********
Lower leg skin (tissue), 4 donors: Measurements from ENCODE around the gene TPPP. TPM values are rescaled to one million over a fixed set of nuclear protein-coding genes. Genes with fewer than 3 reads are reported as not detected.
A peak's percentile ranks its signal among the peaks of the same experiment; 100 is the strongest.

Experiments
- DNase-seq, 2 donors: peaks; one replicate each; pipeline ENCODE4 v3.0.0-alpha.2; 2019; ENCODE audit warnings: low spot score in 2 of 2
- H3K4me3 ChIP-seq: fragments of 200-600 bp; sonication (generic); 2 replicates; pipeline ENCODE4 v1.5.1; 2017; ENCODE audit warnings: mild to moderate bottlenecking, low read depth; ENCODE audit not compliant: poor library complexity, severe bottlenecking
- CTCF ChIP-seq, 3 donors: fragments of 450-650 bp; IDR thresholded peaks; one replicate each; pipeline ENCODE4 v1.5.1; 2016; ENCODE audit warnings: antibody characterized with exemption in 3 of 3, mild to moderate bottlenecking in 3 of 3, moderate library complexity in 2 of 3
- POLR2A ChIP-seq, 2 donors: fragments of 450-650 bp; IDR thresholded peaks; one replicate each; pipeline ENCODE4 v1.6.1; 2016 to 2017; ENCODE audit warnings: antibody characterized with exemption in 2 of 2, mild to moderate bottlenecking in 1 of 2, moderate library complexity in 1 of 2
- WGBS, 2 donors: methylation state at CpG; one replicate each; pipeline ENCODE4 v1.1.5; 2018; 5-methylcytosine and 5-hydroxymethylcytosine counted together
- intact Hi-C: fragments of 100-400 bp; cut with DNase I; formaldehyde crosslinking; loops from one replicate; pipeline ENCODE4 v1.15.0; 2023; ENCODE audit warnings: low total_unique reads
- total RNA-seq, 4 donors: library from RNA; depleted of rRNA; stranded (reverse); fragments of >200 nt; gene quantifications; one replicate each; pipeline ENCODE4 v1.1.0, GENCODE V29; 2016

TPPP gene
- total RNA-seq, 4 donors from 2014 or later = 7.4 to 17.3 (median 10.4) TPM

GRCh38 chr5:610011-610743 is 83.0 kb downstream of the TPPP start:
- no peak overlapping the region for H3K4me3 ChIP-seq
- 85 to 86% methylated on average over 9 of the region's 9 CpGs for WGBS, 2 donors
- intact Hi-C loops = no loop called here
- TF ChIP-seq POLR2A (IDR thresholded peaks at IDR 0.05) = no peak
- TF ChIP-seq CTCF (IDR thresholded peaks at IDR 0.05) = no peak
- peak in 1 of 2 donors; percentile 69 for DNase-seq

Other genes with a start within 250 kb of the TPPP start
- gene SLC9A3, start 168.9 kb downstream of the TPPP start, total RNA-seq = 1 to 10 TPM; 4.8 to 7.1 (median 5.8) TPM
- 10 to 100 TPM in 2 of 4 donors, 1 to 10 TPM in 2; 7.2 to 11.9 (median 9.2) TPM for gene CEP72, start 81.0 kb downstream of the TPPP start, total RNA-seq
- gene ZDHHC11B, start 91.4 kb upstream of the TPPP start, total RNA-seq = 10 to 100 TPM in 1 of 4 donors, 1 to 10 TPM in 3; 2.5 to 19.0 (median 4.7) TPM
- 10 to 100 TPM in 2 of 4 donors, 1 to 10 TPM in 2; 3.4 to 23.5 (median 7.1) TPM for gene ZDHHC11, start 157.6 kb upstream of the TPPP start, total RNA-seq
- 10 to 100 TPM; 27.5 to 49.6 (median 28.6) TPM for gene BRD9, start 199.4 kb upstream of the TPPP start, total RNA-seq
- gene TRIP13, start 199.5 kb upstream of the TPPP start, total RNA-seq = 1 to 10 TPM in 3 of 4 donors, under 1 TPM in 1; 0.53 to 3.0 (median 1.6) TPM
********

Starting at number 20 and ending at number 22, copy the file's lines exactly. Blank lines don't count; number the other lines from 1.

Other genes with a start within 250 kb of the TPPP start
- gene SLC9A3, start 168.9 kb downstream of the TPPP start, total RNA-seq = 1 to 10 TPM; 4.8 to 7.1 (median 5.8) TPM
- 10 to 100 TPM in 2 of 4 donors, 1 to 10 TPM in 2; 7.2 to 11.9 (median 9.2) TPM for gene CEP72, start 81.0 kb downstream of the TPPP start, total RNA-seq